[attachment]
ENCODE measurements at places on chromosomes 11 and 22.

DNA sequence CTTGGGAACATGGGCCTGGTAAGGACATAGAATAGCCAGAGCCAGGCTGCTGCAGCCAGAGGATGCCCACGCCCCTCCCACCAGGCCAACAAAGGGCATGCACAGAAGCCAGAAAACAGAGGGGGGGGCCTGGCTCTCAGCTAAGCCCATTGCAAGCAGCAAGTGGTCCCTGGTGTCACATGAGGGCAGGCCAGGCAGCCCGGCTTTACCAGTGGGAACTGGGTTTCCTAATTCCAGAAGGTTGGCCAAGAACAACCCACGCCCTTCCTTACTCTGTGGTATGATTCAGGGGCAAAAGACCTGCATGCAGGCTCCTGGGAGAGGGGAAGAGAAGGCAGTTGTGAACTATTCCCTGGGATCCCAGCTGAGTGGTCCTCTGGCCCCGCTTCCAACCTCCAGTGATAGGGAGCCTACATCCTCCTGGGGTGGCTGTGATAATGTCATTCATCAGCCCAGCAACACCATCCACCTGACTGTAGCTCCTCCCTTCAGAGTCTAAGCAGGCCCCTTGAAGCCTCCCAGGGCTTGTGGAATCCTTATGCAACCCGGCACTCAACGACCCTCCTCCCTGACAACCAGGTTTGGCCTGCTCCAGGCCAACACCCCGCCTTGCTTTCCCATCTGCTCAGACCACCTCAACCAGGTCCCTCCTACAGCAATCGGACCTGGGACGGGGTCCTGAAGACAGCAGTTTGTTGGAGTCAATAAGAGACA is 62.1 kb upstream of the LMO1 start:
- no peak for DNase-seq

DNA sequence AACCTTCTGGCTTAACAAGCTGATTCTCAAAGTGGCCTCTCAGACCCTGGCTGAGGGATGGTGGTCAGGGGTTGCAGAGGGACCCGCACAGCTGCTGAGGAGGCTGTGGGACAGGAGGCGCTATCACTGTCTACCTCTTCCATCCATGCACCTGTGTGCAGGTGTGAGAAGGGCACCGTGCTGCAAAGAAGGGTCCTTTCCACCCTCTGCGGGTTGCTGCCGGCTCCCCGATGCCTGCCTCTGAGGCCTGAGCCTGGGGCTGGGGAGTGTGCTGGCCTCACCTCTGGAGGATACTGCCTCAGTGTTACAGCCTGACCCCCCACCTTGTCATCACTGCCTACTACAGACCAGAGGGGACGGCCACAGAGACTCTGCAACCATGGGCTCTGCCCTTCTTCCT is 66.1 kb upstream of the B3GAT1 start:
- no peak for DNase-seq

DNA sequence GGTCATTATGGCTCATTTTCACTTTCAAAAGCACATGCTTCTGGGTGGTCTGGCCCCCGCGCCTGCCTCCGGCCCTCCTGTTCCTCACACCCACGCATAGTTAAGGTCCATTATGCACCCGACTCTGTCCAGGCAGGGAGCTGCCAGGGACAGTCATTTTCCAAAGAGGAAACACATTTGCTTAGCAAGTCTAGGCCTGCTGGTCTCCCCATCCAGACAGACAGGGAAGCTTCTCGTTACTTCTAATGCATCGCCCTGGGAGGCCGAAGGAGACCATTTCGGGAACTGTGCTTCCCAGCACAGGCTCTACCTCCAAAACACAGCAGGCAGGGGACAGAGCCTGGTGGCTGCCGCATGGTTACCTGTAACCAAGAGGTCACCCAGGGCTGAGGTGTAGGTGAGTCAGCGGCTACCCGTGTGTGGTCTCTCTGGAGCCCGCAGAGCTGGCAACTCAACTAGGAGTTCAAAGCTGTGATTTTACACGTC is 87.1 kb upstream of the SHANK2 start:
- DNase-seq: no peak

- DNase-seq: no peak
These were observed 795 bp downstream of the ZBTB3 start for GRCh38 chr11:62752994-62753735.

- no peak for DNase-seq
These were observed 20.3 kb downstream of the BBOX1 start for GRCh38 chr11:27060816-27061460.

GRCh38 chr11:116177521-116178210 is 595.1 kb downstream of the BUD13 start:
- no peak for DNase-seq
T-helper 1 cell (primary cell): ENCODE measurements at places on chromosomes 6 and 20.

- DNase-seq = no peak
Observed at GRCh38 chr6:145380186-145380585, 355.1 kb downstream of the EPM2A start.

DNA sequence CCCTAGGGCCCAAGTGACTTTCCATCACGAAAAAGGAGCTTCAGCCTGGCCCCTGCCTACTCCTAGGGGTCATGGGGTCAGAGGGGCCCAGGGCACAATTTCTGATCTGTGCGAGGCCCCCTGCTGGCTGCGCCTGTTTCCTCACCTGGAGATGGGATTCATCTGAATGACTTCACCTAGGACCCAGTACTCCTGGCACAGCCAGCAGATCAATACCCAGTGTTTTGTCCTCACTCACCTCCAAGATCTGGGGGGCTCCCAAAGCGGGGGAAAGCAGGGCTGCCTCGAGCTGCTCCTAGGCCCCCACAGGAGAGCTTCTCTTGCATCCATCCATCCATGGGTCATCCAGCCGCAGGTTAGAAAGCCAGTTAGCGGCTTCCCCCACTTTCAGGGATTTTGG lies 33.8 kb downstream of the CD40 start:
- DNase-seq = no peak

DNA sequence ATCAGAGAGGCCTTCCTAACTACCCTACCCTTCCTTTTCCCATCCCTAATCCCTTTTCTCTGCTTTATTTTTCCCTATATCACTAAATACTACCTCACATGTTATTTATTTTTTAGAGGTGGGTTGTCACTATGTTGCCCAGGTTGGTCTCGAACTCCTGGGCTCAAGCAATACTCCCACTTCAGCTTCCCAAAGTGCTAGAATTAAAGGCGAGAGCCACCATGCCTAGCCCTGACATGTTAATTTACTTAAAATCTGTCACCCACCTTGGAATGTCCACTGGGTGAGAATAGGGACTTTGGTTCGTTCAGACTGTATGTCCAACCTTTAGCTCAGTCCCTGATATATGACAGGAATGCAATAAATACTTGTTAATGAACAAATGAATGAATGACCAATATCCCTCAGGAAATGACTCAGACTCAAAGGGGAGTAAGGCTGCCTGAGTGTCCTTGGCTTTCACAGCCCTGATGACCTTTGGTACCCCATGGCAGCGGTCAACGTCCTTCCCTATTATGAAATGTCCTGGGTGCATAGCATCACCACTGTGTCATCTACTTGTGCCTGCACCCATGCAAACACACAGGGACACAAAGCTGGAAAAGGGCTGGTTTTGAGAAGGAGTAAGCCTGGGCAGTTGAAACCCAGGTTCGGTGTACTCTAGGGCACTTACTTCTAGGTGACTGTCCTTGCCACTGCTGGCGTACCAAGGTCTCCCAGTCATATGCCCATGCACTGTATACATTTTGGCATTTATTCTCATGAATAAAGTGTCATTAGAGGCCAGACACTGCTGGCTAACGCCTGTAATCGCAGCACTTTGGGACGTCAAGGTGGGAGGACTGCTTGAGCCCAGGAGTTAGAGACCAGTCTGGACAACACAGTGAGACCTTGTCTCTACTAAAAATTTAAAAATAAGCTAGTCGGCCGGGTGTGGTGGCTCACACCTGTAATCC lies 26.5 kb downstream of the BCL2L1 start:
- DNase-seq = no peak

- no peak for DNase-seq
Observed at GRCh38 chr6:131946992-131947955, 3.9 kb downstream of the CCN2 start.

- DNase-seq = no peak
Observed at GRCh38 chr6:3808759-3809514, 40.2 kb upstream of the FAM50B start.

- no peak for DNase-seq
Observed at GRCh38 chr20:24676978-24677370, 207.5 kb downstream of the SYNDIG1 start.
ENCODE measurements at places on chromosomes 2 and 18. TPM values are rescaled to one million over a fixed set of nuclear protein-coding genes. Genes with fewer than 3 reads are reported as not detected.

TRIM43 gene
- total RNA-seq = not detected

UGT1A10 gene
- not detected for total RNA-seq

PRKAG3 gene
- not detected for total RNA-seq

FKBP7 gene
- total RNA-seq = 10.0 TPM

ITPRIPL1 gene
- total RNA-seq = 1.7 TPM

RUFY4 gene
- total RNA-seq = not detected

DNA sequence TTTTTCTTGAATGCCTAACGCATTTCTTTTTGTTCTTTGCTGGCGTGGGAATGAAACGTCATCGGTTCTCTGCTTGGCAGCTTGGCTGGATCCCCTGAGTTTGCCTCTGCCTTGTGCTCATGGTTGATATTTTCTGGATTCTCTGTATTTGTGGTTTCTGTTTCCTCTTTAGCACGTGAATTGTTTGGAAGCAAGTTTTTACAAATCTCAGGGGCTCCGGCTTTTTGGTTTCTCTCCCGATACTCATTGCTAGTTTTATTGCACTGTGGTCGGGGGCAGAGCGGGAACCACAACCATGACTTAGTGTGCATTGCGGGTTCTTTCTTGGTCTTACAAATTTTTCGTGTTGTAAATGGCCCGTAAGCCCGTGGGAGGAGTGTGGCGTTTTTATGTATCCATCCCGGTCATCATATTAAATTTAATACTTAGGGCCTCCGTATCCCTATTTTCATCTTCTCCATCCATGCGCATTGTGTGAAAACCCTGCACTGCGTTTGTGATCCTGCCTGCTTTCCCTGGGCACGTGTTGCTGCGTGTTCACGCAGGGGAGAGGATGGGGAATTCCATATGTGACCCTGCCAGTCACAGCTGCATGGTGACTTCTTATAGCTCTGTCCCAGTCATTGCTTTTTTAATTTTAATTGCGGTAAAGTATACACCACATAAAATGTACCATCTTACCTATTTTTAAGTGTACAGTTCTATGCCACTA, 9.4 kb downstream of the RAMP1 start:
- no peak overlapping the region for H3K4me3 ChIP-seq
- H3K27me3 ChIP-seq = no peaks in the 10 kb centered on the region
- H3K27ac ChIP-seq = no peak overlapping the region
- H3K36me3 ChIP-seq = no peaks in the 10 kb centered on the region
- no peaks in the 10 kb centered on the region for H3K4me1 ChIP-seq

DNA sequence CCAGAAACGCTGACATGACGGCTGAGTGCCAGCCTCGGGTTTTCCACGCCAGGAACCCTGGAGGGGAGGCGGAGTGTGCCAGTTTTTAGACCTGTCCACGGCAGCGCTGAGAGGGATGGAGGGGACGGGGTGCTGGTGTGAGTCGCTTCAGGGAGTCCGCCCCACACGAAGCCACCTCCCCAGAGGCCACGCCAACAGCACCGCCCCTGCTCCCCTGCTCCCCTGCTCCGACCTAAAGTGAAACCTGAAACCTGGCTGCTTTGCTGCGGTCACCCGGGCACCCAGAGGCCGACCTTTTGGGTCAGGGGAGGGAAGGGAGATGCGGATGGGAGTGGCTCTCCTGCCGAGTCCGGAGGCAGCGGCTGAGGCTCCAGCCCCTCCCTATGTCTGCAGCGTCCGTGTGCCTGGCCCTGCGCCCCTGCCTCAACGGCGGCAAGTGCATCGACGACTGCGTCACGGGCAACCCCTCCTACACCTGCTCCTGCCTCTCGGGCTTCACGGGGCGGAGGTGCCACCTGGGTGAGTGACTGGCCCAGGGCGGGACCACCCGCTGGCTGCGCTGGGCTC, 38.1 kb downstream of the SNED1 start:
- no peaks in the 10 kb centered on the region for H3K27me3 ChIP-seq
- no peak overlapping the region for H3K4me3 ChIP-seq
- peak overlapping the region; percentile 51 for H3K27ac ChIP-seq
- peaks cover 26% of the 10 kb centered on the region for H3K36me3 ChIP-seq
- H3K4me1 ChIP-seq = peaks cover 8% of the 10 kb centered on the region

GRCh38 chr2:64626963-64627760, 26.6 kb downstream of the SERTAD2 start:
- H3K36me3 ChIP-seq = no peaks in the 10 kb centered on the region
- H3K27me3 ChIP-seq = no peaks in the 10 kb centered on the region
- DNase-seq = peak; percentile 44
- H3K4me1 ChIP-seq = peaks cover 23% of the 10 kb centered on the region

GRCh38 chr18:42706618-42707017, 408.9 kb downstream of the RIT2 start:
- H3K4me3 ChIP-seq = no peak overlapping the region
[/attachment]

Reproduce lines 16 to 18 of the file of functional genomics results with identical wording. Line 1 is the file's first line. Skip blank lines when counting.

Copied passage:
Observed at GRCh38 chr6:145380186-145380585, 355.1 kb downstream of the EPM2A start.

DNA sequence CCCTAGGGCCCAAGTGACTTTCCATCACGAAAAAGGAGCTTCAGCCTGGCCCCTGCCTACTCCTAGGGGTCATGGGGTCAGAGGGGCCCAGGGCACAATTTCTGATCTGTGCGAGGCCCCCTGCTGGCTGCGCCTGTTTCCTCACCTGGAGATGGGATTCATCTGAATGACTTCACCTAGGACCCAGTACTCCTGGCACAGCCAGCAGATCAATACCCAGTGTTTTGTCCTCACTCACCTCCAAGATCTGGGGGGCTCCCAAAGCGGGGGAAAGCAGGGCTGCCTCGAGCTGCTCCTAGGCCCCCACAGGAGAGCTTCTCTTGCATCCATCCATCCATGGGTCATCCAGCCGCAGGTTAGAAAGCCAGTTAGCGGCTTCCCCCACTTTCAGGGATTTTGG lies 33.8 kb downstream of the CD40 start:
- DNase-seq = no peak